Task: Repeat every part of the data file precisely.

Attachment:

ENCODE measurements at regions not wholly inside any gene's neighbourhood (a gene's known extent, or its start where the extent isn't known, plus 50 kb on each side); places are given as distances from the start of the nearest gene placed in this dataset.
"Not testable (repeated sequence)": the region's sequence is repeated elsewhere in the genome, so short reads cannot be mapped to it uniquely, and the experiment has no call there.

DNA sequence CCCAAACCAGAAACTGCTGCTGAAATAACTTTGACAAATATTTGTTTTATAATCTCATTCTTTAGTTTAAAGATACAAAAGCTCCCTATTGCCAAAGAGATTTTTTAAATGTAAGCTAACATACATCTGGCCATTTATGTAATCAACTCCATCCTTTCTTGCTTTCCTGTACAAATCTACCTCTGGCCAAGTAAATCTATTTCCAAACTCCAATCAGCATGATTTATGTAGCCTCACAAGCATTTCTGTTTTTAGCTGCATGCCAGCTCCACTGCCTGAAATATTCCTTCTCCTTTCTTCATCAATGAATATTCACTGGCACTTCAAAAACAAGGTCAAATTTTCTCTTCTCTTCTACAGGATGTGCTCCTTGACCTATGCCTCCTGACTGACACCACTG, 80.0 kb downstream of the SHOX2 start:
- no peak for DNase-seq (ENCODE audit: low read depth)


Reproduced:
ENCODE measurements at regions not wholly inside any gene's neighbourhood (a gene's known extent, or its start where the extent isn't known, plus 50 kb on each side); places are given as distances from the start of the nearest gene placed in this dataset.
"Not testable (repeated sequence)": the region's sequence is repeated elsewhere in the genome, so short reads cannot be mapped to it uniquely, and the experiment has no call there.

DNA sequence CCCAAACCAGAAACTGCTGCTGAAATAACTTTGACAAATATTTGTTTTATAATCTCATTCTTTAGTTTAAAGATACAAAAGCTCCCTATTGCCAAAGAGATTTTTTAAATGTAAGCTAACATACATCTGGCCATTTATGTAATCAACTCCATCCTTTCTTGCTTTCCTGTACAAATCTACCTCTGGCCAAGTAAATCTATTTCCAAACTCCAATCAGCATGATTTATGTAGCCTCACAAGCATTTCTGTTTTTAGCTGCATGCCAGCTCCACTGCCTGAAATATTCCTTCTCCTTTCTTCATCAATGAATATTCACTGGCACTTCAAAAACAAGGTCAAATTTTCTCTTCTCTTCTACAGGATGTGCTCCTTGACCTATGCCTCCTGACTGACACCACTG, 80.0 kb downstream of the SHOX2 start:
- no peak for DNase-seq (ENCODE audit: low read depth)